Dragonfly Guide

Aeshna grandis

(Linnaeus, 1758)

Brown hawker

Aeshna grandis
Aeshna grandis, male
Photo: Göran LiljebergCreative Commons CCCreative Commons BY


Aeshna grandis is a large dragonfly. The general colour is brown, even the eyes are brown with a yellow back liner. The wings are evenly tinted with a bronze shade, which is visible in flight. Mature males have blue spots beside the base of each wing, on S2 and the side of the abdomen. They also get a blue hue in their eyes. Females have blue spots only beside the base of the wings, the other spots are yellow. In immature individuals, all spots are yellow. A. grandis has none or indistinct antehumeral stripes. The thorax sides has two broad lemmon-yellow bands, with no spots in between.


Flight is powerful, fast and untiring. Males patrol large areas. Males might seem less aggressive than other aeshnids but that might be due to territorial size rather than any male backing down on a fight. It will still engage on any other male they meet. It can be found in numbers, ten or more, far from waters, hunting high up in the air in glades, on forest road openings or over tree-tops. On warm summer evenings it can be active quite late in the evenings.


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Distribution map. Data from gbif.org

Widespread in northern, central and easter Europe with a continuous range reaching the Massif central in France, the Alps and the mountains of Romania. In the French Pyrenees and south-east Europe populations are small and isolated. In the west and south it prefers forested areas and might be lacking in open landscapes, like central Hungary. In central Europe it is common, but population levels are usually low compared to other more abundant aeshnids. Far higher densities are found in mountainous areas and in the north and north-east, where it can be omnipresent.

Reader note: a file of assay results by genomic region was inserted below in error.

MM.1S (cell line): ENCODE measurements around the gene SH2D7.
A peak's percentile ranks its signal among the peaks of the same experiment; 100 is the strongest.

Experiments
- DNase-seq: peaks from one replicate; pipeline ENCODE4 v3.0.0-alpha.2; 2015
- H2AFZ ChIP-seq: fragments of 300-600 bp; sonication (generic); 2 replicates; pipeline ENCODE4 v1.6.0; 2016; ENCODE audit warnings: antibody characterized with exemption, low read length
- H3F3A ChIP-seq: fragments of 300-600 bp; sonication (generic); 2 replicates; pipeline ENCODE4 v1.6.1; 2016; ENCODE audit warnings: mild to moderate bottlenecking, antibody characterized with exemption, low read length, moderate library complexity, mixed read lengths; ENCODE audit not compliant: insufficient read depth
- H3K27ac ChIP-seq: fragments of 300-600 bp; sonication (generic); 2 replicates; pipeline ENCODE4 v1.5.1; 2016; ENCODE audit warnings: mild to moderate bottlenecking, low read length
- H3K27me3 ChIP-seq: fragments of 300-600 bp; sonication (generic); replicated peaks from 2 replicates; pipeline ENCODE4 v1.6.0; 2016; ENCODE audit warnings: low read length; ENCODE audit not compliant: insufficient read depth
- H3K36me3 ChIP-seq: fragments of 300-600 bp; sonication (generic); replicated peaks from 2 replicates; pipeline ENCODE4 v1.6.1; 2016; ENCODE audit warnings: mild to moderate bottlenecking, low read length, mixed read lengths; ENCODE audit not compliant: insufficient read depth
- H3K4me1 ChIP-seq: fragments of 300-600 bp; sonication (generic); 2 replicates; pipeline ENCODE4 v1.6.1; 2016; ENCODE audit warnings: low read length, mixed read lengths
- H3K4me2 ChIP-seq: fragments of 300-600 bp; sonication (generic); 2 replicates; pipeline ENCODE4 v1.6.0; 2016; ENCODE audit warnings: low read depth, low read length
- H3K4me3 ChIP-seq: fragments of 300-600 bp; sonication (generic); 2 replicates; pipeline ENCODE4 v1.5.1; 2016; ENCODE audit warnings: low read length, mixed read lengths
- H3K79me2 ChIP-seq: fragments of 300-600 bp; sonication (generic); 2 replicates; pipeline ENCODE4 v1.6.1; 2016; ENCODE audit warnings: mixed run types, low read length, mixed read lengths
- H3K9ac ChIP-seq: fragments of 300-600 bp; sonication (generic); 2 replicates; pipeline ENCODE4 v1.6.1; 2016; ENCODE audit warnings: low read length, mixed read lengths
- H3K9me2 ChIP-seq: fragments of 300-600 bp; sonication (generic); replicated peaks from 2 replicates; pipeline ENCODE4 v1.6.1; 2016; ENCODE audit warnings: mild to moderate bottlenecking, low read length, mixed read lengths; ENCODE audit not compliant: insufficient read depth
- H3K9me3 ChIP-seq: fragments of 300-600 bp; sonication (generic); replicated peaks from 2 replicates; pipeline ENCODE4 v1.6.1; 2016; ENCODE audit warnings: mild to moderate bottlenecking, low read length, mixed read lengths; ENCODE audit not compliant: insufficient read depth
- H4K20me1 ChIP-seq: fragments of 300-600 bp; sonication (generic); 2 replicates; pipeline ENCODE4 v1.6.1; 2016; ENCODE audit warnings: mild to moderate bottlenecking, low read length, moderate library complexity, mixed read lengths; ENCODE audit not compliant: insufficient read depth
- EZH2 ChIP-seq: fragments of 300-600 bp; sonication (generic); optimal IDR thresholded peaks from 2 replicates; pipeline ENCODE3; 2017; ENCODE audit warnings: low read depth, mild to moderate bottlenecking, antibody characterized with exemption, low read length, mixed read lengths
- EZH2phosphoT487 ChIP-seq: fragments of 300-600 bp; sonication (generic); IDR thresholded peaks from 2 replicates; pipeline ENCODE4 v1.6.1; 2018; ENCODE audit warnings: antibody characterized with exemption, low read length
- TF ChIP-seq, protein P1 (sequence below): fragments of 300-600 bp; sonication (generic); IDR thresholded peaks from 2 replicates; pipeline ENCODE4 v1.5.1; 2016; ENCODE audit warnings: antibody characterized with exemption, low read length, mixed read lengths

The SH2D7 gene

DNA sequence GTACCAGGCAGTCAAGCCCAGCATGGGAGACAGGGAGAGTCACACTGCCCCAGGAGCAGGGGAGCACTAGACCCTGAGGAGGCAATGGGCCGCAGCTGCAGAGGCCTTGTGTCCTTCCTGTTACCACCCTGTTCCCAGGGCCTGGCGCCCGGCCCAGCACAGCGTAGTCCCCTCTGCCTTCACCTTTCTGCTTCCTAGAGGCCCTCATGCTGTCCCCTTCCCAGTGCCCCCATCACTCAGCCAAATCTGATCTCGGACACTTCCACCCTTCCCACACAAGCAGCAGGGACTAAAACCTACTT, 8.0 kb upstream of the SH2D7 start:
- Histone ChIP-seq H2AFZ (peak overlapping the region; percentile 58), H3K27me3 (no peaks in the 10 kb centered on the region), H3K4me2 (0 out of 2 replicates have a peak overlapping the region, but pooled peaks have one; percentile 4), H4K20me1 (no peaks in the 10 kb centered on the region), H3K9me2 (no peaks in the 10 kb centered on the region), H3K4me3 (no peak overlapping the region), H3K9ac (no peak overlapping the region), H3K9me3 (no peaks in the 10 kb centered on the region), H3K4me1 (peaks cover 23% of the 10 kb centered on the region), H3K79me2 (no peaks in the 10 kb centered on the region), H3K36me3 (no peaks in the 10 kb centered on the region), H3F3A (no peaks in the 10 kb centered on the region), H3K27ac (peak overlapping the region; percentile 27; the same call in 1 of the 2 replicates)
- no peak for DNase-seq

Found near all types of standing or, less often, slowly flowing waters, such as peaty ponds, lakes, canals, oxbows, peat bogs and fenlands, and to a lesser extent water storage facilities, ditches and manmade peat excavations. Habitats mostly have several characteristics in common, typically being situated in forest areas and fringed by a belt of helophytes or peat moss, or having a dense floating or submerged vegetation. In the south of its European range, the species is absent from habitats in the early stages of succession, apparently requiring more mature habitats. Most of the population in central and northern Europe are found in lowlands up to 500 m in altitude, but in the west and the south of its range long-lasting populations are confined to higher altitudes, although in the Alps most populations are found below 1 000 m. Nevertheless, it's frequently found up to 2 00 m in Austria and the French Pyrenees and reproduction has been recorded up to 2 250 m.


  • Atlas of the European Dragonflies and Damselflies, Jean-Pierre Boudot(Editor), Vincent J Kalkman(Editor), Fons Peels(Illustrator)

  • Dragonflies and Damselflies of Europe: A scientific approach to the identification of European Odonata without capture, Galliani, C.; Scherini, R.; Piglia, A.

  • Field guide to the dragonflies of Britain and Europe, Klaas-Douwe B Dijkstra.

  • Nordens trollsländor, M. Billqvist, D. Andersson, C. Bergendorff